In the central Burmese township of Kawlin, volunteers are working around the clock to save villagers from swelling floodwaters.
The village tract has been one of the hardest hit, as rain continues to pound flood-drenched Burma.
Twenty have been killed across the country, according to the Burmese government’s Ministry of Social Welfare, Relief and Resettlement.
In Kawlin, those who cannot walk are stretchered away from a town where 3,000 are now homeless, after close to 2,000 homes were destroyed.
One farmer described losing his entire rice harvest as well as his freshly planted crop, as 8-foot deep water forced him to relocate his family and livestock.
“I was evacuated to Kawlin after the water level in my village reached knee height. I lost my belongings and my rice paddies in the floods,” said farmer Bo Aye.
An emergency relief shelter has been opened at the Dakhinarama Buddhist monastery in Kawlin town. The place of worship now home for some of the 8,600 flood victims from Kawlin and nearby villages.
Kawlin Township Development Committee has coordinated the emergency efforts.
Monsoonal rains have drenched Chin and Arakan states, as well as Mandalay, Pegu and Sagaing divisions.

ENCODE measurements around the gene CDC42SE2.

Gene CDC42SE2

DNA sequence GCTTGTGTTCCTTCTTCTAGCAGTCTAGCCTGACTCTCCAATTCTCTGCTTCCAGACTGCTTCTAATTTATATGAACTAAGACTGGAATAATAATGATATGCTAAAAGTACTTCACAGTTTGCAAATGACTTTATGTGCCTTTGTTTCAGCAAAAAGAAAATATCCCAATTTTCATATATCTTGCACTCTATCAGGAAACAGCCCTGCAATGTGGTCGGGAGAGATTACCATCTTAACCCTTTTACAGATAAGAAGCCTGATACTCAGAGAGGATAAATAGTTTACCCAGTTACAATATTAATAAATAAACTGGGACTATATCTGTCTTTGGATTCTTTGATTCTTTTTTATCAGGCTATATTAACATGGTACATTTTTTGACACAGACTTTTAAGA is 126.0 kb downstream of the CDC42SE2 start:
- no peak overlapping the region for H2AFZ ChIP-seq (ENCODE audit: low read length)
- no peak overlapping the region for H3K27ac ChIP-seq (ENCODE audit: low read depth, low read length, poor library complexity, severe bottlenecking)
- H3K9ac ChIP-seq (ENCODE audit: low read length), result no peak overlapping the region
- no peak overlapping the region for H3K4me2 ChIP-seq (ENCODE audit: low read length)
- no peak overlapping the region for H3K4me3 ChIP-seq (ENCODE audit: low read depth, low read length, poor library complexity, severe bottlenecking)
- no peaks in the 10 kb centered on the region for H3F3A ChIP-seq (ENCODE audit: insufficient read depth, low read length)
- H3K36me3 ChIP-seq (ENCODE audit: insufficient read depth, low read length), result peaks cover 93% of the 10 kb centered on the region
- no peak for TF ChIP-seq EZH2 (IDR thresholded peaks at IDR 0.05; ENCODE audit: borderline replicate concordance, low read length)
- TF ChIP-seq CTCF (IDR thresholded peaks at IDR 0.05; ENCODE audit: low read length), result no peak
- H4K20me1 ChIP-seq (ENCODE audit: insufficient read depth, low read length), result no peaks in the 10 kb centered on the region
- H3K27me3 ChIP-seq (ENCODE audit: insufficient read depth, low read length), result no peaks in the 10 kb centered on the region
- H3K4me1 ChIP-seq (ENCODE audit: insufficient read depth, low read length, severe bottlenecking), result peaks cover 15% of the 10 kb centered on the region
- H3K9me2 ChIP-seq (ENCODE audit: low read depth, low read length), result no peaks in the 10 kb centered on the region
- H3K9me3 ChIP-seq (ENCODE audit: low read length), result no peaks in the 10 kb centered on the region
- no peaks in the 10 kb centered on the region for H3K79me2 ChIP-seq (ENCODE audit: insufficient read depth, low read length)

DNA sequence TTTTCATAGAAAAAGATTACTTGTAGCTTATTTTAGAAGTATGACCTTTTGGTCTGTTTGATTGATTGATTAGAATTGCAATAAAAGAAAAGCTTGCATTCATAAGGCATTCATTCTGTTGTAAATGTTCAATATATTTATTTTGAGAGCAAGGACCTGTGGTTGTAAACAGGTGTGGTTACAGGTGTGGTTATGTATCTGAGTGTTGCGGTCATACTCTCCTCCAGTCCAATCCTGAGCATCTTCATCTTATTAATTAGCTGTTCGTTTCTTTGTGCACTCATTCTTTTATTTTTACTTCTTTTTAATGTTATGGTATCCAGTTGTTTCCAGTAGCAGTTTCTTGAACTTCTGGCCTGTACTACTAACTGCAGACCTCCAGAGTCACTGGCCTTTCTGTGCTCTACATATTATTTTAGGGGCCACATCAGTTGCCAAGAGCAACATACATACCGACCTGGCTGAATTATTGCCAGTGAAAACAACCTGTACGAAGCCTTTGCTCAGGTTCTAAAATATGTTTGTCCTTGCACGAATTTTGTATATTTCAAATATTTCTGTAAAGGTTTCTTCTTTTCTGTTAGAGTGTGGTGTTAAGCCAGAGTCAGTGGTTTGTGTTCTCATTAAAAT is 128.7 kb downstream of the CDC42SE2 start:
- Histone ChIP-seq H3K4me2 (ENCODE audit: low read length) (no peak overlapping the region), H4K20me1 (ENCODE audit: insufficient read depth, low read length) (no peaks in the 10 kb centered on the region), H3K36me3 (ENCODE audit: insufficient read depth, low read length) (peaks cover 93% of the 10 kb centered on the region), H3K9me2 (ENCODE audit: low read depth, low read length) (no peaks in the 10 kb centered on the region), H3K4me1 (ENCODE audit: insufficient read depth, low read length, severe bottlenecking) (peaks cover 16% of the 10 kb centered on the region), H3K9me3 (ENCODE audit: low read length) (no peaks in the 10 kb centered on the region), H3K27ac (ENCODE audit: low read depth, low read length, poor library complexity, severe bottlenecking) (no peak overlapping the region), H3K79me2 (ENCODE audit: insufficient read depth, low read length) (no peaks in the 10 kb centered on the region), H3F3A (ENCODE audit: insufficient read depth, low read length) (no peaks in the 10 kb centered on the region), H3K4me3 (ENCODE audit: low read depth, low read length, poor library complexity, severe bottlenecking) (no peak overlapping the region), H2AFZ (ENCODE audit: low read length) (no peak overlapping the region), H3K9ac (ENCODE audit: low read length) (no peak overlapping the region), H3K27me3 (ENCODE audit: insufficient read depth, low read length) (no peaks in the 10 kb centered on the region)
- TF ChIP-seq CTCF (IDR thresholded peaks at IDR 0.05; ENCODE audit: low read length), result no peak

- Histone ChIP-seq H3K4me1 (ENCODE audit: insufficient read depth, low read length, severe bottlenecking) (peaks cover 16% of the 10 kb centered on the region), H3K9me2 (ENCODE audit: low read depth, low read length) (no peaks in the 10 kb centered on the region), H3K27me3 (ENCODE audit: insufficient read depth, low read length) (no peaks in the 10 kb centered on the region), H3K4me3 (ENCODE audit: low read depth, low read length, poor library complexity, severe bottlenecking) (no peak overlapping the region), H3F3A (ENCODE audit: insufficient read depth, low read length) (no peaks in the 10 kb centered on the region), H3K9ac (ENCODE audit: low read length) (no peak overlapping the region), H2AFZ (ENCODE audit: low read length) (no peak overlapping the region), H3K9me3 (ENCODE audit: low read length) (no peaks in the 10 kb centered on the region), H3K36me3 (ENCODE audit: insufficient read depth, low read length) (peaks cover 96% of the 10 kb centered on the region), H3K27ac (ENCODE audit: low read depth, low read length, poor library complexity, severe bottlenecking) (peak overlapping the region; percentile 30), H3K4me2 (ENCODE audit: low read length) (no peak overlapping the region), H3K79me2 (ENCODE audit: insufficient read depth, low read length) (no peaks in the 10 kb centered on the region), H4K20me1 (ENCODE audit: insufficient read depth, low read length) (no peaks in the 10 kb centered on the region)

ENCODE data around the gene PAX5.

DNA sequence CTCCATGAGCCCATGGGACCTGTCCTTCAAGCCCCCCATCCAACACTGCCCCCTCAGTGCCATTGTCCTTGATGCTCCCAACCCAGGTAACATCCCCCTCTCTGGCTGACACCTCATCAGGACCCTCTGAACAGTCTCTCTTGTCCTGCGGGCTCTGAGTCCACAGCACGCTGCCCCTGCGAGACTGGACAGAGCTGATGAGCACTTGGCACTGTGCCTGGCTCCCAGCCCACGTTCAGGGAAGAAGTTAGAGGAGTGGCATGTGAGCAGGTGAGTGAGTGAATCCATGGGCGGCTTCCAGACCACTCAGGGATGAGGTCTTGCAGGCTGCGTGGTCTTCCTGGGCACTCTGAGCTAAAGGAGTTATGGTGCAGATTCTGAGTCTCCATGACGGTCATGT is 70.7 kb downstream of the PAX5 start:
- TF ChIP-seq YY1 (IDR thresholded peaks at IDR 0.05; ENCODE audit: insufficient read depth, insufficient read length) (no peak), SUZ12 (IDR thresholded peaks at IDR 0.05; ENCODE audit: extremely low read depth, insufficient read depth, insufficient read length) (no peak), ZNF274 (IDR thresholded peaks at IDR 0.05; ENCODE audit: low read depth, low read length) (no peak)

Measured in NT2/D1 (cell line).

“The rainfall this year is quite spread out,” said the organisation’s chair, Ne Win.
“In the past, the floods would last only about a day at the longest. Now, there is floodwater blanketing a large stretch of area from here to Kantbalu. Usually overflow from local water ways would flow into the Mu and Thaphanseik creeks but as the whole area is covered in rain.”
One charity worker said the flooding in Sagaing is the worst in living memory.
“Nowadays, we are experiencing floods in highlands that we never had before due to deforestation. They are destroying topsoil and causing erosion and flash floods in the central Burma dry region, which is actually very alarming,” said Nyi Nyi Aung a worker who had travelled from Prome, Pegu Division, to assist relief efforts in Kawlin.
Many agree that man’s impact on the environment has exacerbated the flood danger.
Abbot Kawidaza too travelled to Kawlin, from his Nyeinmya Yadana monastery in Mandalay.
“Authorities said local reservoirs had to be opened up as the volume of water became too much to hold – the government built more dams than they can maintain, which has caused these floods. This wouldn’t have happened if they hadn’t been full,” he told DVB.
At this stage, there is still no sign that a much hoped-for rainbow may be on the way.
Low pressure systems over the Bay of Bengal are likely to trigger heavy rains across western and into central Burma. State media in Bangladesh has classified it as a cyclonic storm.
Burma’s meteorological department has announced that floodwaters could rise in the coming 24 hours, meaning locals in Kawlin, and in flood-affected areas across Burma, will have to wait before they get a chance to rebuild their lives.